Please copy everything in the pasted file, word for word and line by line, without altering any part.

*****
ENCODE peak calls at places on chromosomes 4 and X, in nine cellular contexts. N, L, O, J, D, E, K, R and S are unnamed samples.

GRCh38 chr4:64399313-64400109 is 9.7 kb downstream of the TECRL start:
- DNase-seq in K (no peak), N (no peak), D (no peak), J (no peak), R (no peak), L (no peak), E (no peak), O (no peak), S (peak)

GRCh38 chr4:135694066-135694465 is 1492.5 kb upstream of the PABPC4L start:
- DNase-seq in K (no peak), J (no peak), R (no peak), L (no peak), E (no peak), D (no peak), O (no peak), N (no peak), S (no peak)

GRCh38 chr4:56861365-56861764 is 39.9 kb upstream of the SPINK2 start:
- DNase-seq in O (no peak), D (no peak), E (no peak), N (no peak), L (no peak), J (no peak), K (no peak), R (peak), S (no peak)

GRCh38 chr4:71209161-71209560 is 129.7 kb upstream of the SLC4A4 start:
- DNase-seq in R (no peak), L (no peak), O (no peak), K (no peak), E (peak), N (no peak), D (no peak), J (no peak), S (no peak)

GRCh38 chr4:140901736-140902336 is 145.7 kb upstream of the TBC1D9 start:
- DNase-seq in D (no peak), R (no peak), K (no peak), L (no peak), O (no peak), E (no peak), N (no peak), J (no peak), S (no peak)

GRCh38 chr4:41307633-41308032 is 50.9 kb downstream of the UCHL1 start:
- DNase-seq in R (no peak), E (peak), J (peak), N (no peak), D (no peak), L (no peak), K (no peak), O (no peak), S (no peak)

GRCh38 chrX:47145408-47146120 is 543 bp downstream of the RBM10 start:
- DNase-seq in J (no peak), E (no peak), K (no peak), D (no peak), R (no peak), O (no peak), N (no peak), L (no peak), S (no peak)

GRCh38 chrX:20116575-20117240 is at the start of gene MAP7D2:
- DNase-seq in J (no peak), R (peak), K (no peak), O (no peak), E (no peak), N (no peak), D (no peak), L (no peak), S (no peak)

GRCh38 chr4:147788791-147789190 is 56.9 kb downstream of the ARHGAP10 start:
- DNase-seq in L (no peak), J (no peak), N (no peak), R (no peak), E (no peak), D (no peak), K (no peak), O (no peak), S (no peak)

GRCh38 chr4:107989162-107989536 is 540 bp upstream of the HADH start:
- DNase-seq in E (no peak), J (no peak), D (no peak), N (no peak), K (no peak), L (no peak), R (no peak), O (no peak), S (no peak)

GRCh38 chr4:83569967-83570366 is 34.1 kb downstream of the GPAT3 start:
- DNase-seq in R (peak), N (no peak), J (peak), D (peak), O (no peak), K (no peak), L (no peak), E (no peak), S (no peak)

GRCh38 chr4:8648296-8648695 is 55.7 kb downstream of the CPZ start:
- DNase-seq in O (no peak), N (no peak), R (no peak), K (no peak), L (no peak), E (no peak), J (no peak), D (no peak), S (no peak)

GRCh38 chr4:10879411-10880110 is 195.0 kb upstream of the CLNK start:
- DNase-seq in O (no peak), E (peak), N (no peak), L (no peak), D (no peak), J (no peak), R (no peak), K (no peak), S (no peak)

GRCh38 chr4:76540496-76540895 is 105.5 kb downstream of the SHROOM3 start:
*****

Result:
ENCODE peak calls at places on chromosomes 4 and X, in nine cellular contexts. N, L, O, J, D, E, K, R and S are unnamed samples.

GRCh38 chr4:64399313-64400109 is 9.7 kb downstream of the TECRL start:
- DNase-seq in K (no peak), N (no peak), D (no peak), J (no peak), R (no peak), L (no peak), E (no peak), O (no peak), S (peak)

GRCh38 chr4:135694066-135694465 is 1492.5 kb upstream of the PABPC4L start:
- DNase-seq in K (no peak), J (no peak), R (no peak), L (no peak), E (no peak), D (no peak), O (no peak), N (no peak), S (no peak)

GRCh38 chr4:56861365-56861764 is 39.9 kb upstream of the SPINK2 start:
- DNase-seq in O (no peak), D (no peak), E (no peak), N (no peak), L (no peak), J (no peak), K (no peak), R (peak), S (no peak)

GRCh38 chr4:71209161-71209560 is 129.7 kb upstream of the SLC4A4 start:
- DNase-seq in R (no peak), L (no peak), O (no peak), K (no peak), E (peak), N (no peak), D (no peak), J (no peak), S (no peak)

GRCh38 chr4:140901736-140902336 is 145.7 kb upstream of the TBC1D9 start:
- DNase-seq in D (no peak), R (no peak), K (no peak), L (no peak), O (no peak), E (no peak), N (no peak), J (no peak), S (no peak)

GRCh38 chr4:41307633-41308032 is 50.9 kb downstream of the UCHL1 start:
- DNase-seq in R (no peak), E (peak), J (peak), N (no peak), D (no peak), L (no peak), K (no peak), O (no peak), S (no peak)

GRCh38 chrX:47145408-47146120 is 543 bp downstream of the RBM10 start:
- DNase-seq in J (no peak), E (no peak), K (no peak), D (no peak), R (no peak), O (no peak), N (no peak), L (no peak), S (no peak)

GRCh38 chrX:20116575-20117240 is at the start of gene MAP7D2:
- DNase-seq in J (no peak), R (peak), K (no peak), O (no peak), E (no peak), N (no peak), D (no peak), L (no peak), S (no peak)

GRCh38 chr4:147788791-147789190 is 56.9 kb downstream of the ARHGAP10 start:
- DNase-seq in L (no peak), J (no peak), N (no peak), R (no peak), E (no peak), D (no peak), K (no peak), O (no peak), S (no peak)

GRCh38 chr4:107989162-107989536 is 540 bp upstream of the HADH start:
- DNase-seq in E (no peak), J (no peak), D (no peak), N (no peak), K (no peak), L (no peak), R (no peak), O (no peak), S (no peak)

GRCh38 chr4:83569967-83570366 is 34.1 kb downstream of the GPAT3 start:
- DNase-seq in R (peak), N (no peak), J (peak), D (peak), O (no peak), K (no peak), L (no peak), E (no peak), S (no peak)

GRCh38 chr4:8648296-8648695 is 55.7 kb downstream of the CPZ start:
- DNase-seq in O (no peak), N (no peak), R (no peak), K (no peak), L (no peak), E (no peak), J (no peak), D (no peak), S (no peak)

GRCh38 chr4:10879411-10880110 is 195.0 kb upstream of the CLNK start:
- DNase-seq in O (no peak), E (peak), N (no peak), L (no peak), D (no peak), J (no peak), R (no peak), K (no peak), S (no peak)

GRCh38 chr4:76540496-76540895 is 105.5 kb downstream of the SHROOM3 start: